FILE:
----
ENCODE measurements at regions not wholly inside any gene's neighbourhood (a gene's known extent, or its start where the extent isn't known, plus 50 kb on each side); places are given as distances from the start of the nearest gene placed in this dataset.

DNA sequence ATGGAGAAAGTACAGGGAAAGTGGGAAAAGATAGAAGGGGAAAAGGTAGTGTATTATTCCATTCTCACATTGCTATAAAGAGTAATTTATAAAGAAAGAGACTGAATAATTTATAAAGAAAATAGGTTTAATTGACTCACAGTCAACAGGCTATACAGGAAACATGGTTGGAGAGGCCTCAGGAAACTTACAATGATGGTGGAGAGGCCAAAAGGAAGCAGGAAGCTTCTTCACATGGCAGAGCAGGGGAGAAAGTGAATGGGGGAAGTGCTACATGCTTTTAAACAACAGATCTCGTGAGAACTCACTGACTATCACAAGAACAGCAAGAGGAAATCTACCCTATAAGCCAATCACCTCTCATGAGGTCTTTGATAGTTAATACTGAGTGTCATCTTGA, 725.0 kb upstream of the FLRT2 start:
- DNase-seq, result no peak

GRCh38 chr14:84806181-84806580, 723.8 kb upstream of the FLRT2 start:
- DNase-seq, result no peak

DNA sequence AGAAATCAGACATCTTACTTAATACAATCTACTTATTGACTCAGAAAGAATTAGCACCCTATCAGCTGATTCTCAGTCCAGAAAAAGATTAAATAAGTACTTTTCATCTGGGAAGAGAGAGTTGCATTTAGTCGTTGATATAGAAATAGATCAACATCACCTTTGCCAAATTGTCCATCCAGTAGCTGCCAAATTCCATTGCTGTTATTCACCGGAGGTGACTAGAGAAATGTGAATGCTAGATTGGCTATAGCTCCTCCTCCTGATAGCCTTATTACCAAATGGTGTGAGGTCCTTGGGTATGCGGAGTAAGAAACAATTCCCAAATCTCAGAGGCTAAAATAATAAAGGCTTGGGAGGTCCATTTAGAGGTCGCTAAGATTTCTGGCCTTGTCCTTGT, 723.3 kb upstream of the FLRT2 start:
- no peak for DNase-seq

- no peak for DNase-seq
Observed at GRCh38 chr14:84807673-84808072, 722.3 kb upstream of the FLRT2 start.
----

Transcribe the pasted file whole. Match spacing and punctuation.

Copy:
ENCODE measurements at regions not wholly inside any gene's neighbourhood (a gene's known extent, or its start where the extent isn't known, plus 50 kb on each side); places are given as distances from the start of the nearest gene placed in this dataset.

DNA sequence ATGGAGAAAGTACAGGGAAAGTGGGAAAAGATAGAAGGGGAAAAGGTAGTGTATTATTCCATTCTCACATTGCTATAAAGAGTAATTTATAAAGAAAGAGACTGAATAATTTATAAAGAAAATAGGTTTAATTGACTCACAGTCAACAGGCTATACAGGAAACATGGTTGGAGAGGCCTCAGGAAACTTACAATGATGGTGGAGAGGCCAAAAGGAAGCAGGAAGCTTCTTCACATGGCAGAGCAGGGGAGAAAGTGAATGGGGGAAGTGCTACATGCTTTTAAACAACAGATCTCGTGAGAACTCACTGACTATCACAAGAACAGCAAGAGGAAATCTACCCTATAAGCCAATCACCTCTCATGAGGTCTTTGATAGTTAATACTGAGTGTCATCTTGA, 725.0 kb upstream of the FLRT2 start:
- DNase-seq, result no peak

GRCh38 chr14:84806181-84806580, 723.8 kb upstream of the FLRT2 start:
- DNase-seq, result no peak

DNA sequence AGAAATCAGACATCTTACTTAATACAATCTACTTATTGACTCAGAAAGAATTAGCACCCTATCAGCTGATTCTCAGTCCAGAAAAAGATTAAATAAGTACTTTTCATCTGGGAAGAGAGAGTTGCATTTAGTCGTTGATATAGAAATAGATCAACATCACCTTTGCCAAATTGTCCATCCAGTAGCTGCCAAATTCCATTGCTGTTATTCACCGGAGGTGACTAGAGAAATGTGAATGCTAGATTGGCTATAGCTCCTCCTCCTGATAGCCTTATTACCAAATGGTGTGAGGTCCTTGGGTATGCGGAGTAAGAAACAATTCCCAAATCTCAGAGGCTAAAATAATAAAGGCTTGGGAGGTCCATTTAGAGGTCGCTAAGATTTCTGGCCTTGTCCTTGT, 723.3 kb upstream of the FLRT2 start:
- no peak for DNase-seq

- no peak for DNase-seq
Observed at GRCh38 chr14:84807673-84808072, 722.3 kb upstream of the FLRT2 start.